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Issues over life expectancy are often argued in mesothelioma claims and in the case of Magill v Panel Systems, some interesting insight is gained into the court’s approach where the deceased had pre-existing medical conditions. As can be seen, variance in the assessed life expectancy can often considerably increase, or decrease, the claim’s value.
In Magill the court was asked to consider some issues on life expectancy. Mr Magill died as a result of a heart attack, with underlying mesothelioma, in July 2016. He was aged just 60 years.
He had developed mesothelioma as a consequence of exposure to asbestos while employed by the defendant. He had suffered from an enlarged heart since 1993. The claim was pursued by Mrs Magill as executor of his will, and dependent widow. There was no issue on breach of duty, but a matter arose as to whether the mesothelioma had caused Mr Magill’s death and, if so, but for the mesothelioma how long would Mr Magill have lived.
The claimant argued that but for the mesothelioma, Mr Magill would have undergone scheduled heart surgery (coronary artery). As a result he would not have suffered the heart attack and died when he did. The court considered conflicting evidence on the issue, but accepted the claimant’s argument that the mesothelioma had prevented vital surgery and in effect has caused Mr Magill’s premature death.
In considering Mr Magill’s life expectancy the claimant advanced the conventional approach. The claimant considered that the relevant life expectancy was 25½ years. The experts considered that due to co-morbidities this should be reduced to 19½ years, and the multiplier should be calculated on this basis.
The defendant argued that the conventional approach should not be followed. The conventional starting point was to take ‘the average population’. The defendant contended the calculation should include factors of geography, social class and smoking history. A better approach was to consider the risk per year of a fatal event and when this risk was 51% then that should be the average survival year.
The defendant’s cardiologist referred to data on survival rates after a triple heart by-pass with impaired function, suggesting that there was a 4% risk of a fatality every year. He also relied upon a study suggesting over 40% mortality at six years. He considered that these studies could be applied to the deceased who would have survived for about eight years after bypass surgery in 2015.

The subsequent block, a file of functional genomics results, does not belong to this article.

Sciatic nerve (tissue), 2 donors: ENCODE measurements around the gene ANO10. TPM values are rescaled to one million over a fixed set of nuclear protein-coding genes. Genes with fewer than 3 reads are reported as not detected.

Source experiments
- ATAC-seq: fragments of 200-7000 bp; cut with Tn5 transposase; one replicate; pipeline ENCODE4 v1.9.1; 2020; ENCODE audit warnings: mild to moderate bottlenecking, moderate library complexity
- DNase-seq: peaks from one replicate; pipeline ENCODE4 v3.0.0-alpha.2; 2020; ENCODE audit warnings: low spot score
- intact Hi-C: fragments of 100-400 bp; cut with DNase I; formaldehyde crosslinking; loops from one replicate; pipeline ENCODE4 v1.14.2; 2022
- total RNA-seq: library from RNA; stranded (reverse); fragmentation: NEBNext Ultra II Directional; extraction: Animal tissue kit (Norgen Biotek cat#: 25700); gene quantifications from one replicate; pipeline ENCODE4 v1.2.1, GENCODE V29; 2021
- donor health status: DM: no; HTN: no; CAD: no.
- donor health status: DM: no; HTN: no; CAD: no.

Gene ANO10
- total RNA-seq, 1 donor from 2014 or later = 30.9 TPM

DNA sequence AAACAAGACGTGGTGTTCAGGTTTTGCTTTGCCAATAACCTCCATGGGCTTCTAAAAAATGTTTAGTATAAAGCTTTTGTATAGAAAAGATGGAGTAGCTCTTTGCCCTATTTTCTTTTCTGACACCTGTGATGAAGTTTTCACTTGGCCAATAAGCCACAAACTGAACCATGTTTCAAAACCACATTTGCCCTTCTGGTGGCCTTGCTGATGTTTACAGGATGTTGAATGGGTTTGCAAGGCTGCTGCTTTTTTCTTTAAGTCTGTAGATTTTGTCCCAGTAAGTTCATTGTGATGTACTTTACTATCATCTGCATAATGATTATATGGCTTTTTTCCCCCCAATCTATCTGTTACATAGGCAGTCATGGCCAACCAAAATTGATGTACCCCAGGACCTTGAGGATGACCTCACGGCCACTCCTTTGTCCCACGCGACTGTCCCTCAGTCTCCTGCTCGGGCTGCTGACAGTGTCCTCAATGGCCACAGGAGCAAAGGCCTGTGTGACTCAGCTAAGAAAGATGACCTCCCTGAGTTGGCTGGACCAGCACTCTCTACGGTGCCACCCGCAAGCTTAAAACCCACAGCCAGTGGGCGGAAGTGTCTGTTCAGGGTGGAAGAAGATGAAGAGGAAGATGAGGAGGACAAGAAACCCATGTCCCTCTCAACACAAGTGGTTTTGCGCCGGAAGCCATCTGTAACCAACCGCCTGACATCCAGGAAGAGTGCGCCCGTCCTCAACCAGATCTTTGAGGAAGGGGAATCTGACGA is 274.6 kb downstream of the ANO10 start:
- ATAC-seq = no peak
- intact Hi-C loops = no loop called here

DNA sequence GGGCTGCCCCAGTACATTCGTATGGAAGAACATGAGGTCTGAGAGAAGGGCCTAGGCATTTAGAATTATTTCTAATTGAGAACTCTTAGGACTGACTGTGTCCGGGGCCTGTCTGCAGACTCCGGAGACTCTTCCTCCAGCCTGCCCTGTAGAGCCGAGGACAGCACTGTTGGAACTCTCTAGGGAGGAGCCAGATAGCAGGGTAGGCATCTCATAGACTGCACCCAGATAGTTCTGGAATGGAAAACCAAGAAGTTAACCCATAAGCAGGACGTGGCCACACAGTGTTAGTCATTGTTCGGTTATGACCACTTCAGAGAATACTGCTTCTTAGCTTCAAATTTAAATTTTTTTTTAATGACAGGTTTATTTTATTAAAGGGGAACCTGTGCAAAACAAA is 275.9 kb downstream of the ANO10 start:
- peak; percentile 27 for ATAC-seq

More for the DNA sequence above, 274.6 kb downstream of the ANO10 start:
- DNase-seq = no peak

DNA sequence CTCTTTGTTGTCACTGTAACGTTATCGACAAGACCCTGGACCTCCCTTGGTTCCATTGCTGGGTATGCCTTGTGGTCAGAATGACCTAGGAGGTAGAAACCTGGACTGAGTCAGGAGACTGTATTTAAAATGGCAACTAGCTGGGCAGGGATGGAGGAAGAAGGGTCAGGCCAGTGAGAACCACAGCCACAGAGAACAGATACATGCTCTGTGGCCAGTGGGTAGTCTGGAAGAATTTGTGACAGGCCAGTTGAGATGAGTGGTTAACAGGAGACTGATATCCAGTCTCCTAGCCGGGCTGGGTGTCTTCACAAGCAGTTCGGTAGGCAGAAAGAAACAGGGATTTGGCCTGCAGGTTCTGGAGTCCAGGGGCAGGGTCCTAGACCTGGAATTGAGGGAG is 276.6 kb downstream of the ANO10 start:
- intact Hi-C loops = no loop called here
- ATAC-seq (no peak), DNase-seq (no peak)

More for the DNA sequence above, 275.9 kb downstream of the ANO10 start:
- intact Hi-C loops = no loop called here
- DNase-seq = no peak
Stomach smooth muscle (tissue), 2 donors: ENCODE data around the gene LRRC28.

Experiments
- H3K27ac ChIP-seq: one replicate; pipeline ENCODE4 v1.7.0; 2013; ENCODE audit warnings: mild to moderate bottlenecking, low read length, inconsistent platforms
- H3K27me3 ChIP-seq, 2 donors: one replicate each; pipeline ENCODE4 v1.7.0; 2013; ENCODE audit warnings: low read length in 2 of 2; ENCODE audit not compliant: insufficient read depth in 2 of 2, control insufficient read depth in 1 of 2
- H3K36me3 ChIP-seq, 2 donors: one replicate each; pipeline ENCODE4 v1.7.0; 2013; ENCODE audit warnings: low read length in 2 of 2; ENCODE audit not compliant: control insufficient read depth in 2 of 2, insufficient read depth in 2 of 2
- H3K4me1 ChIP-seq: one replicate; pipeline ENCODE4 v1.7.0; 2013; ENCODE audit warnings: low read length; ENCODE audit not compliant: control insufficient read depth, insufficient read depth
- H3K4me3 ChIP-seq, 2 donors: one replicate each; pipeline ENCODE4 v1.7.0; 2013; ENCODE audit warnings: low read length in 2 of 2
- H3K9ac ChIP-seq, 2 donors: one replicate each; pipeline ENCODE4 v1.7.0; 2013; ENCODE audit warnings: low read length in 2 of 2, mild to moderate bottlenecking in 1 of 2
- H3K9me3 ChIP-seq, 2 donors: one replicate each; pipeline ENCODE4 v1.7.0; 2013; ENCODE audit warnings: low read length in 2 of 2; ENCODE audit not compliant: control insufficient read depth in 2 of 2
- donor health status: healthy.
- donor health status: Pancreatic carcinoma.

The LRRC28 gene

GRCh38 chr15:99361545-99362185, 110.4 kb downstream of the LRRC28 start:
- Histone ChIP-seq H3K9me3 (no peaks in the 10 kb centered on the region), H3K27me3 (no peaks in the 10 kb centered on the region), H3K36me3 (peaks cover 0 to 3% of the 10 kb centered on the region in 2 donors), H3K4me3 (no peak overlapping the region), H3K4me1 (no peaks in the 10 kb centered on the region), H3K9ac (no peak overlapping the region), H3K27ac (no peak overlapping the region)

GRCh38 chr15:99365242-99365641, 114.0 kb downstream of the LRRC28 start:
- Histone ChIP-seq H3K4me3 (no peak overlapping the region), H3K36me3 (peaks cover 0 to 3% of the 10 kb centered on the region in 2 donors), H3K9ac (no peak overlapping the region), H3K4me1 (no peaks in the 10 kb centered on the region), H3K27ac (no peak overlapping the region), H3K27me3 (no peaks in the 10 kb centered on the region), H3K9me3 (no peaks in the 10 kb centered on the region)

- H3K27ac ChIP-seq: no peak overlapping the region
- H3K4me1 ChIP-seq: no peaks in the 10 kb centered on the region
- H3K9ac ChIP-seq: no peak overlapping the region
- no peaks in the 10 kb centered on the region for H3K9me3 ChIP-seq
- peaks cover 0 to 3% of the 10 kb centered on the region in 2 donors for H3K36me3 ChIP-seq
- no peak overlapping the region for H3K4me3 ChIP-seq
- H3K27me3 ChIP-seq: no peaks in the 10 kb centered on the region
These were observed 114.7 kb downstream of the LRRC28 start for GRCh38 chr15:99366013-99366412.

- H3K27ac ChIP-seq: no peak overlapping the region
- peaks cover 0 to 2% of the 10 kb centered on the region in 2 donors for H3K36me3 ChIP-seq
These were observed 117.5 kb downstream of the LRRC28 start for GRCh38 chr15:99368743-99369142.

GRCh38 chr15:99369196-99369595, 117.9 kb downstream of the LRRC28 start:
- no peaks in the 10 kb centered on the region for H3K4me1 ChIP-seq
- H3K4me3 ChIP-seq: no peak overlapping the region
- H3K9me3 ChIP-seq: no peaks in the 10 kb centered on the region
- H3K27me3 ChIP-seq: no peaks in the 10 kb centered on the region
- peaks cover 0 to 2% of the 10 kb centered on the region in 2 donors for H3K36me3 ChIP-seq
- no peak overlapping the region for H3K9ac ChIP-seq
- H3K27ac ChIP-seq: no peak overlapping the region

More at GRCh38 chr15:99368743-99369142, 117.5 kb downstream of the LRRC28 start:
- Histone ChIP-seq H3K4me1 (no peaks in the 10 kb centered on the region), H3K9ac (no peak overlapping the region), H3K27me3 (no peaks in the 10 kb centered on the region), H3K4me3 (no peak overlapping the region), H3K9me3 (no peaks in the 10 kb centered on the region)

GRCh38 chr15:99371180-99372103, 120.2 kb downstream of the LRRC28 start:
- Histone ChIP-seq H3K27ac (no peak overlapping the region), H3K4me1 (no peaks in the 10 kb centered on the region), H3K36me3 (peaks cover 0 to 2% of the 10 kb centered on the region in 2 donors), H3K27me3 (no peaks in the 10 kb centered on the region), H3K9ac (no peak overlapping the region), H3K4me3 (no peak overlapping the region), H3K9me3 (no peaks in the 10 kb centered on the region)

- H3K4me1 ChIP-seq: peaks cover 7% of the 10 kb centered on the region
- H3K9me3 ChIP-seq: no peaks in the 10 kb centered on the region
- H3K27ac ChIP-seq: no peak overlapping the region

The court accepted that the defendant’s approach was valid, but they thought that the defendant’s approach was dependent upon data and studies which accurately reflected the deceased’s co-morbid conditions. In this case the court was not satisfied that the studies put forward by the defendant were supportive.
The court considered that the defendant’s ‘prospective method’ could only usurp a conventional approach where the data and studies relied upon were ‘as near a fit as possible to the actual medical condition of the deceased’. In this case the studies relied upon were not. The court held that having rejected the defendant’s approach, for the purposes of compensation the deceased would have lived a further 19½ years (as contended for by the claimant).
Incidentally, the court also considered claims for services dependency and loss of society.
In respect of services the claimant argued for a loss of £500 per year to trial and then a further amount over 15 years. Due to his co-morbid conditions, the claimant’s widow had been providing the deceased with 35 hours per week care prior to the onset of his mesothelioma, and she was in receipt of a carer’s allowance. In view of the situation prior to the onset of mesothelioma, the court was not satisfied that the claimant had lost the benefit of any services.
The court noted the loss claimed was in addition to statutory bereavement damages. The court rejected this claim and adopted the reasoning in Mosson v Spousal (London) Limited  EWHC that there was no good reason to make this award.
The court did state that if there was entitlement to an award for loss of society in principle, that no award would have been made as the deceased’s condition was such (due to co-morbid conditions) that it could not be said that he could do the “jobs round the house”. This was the basis for this type of claim in Beesley v New Century Group Limited  EWHC 3033. Further to that, the claim for loss of ‘love and affection’ overlapped with bereavement damages and was not recoverable.
Courts are likely to be slow to alter the ‘broad-brush’ conventional approach to calculating life expectancy. However, it is open to challenges from defendants which could potentially secure significant savings - provided they have the correct evidence, referable to the specific facts of the case.
The case also highlights the need to be suitably forensic with the evidence and challenge whether it is supportive of claims such as loss of society and any services dependency. Often it is not, even though such heads of loss are often pursued by claimants as a matter of course.